Chan, E.K.F., Rowe, H.C., Hansen, B.G, and Kliebenstein, D.J. (2010) “The complex genetic architecture of the metabolome”. PLoS Genetics 6(11)e1001198
Osbourn, AE and D.J. Kliebenstein (2012) “Making new molecules – evolution of pathways for novel metabolites in plants” Current Opinion in Plant Biology 15(4)415-23.
Hageman Blair, R. Kliebenstein, D.J. and G.A. Churchill. (2012) “What can causal networks tell us about metabolic pathways” PLoS Computational Biology 8(4)e1002458
Jimenez-Gomez, J.M., Corwin, J.A., Joseph, B., Maloof, J.N. and Kliebenstein, D.J. (2011) “Genomic analysis of QTLs and genes altering natural variation in stochastic noise” PLoS Genetics 7(9)e1002295
Züst, T., Shimizu, K., Joseph, B., Kliebenstein, D.J. and L.A. Turnbull. (2011). “Using knockout mutants to reveal the costs of defensive plant secondary metabolites”. Proceedings of the Royal Society B: Biological Sciences 278(1718)2598-2603
Bidart-Bouzat, M.G. and D.J. Kliebenstein. (2011) “An ecological genomic approach challenging the paradigm of differential plant responses to specialist versus generalist insect herbivores”. Oceologia 167(3)677-89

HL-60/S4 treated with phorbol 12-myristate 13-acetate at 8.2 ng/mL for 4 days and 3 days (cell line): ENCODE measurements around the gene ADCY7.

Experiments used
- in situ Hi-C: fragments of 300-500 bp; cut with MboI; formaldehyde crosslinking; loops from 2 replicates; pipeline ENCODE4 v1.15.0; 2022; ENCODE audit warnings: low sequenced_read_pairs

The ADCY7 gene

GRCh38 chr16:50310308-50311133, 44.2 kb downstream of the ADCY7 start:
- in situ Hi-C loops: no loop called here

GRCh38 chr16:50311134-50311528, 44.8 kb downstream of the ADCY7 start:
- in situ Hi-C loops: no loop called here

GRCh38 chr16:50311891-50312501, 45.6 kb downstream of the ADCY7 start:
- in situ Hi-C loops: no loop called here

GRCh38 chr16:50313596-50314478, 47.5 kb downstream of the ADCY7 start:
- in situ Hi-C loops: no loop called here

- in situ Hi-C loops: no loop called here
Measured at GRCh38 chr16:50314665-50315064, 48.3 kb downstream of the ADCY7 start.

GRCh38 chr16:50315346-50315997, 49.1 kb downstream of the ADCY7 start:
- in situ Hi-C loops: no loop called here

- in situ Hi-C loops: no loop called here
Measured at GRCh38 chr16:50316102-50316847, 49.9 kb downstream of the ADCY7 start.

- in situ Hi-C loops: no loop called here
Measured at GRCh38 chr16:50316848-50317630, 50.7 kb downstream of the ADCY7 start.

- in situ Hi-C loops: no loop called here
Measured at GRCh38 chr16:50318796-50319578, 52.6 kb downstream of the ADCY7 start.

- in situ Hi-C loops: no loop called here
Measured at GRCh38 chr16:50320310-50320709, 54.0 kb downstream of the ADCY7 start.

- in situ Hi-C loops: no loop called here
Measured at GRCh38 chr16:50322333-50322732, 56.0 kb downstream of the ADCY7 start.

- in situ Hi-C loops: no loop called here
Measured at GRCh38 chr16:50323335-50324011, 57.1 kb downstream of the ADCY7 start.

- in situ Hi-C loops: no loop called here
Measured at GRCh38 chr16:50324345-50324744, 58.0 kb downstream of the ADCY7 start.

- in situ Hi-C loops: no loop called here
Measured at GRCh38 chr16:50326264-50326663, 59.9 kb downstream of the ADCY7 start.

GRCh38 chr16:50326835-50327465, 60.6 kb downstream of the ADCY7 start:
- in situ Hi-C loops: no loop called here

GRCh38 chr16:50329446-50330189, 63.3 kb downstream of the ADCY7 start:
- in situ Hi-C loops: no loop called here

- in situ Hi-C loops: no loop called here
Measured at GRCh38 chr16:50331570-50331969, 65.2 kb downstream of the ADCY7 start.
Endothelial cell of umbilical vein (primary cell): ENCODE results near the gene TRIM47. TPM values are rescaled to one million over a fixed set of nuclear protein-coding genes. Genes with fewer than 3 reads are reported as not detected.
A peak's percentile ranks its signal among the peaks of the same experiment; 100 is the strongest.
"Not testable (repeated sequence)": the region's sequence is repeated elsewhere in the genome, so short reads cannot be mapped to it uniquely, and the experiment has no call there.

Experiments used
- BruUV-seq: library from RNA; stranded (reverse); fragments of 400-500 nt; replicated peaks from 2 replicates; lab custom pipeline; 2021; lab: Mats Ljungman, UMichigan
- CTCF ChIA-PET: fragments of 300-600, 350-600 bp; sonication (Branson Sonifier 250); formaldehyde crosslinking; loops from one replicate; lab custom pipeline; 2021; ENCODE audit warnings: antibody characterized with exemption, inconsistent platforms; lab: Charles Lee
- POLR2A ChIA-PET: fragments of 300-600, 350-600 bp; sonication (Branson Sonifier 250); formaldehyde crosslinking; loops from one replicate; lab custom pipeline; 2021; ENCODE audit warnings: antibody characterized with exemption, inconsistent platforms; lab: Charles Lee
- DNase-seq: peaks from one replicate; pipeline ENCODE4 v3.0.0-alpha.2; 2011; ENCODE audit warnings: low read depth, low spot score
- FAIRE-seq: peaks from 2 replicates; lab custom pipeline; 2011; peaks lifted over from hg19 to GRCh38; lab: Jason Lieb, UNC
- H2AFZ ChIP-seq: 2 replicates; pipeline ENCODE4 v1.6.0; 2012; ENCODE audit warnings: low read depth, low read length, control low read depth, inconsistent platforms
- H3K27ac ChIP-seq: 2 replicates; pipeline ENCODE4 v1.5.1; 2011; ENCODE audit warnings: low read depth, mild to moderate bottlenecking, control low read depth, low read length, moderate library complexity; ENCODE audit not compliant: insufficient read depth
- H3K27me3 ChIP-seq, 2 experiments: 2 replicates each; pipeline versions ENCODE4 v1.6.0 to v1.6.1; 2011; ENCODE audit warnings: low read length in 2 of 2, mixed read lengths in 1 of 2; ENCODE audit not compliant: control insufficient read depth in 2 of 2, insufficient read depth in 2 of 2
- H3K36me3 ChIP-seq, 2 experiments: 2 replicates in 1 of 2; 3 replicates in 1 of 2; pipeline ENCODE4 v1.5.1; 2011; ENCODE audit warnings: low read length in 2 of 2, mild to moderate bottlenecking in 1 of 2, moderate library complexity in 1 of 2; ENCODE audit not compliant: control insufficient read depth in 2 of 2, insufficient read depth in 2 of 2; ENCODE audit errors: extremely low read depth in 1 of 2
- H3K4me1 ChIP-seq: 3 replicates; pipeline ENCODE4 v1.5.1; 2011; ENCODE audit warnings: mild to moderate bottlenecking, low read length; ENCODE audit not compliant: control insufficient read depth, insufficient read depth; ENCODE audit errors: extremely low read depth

Chan, E.K.F., Rowe, H.C. and Kliebenstein, D.J. (2010) “Understanding the evolution of defense metabolites in Arabidopsis thaliana using genome-wide association mapping” Genetics 185(3)991-1007
Kliebenstein, D.J., West, M.A.L, van Leeuwen, H., Kim, K., Doerge, R.W., and D.A. St. Clair. (2006) Identification of QTL Controlling Gene Expression Networks Defined A Prioiri. BMC Bioinformatics 7(1):308.
Brown, B.A., Cloix, C., Jiang, G.H., Kaiserli, E., Herzyk, P., Kliebenstein, D.J. and G.I. Jenkins. (2005) A UV-B-specific signaling component orchestrates plant UV-protection. (In press) Proc. Natl. Acad. Sci. USA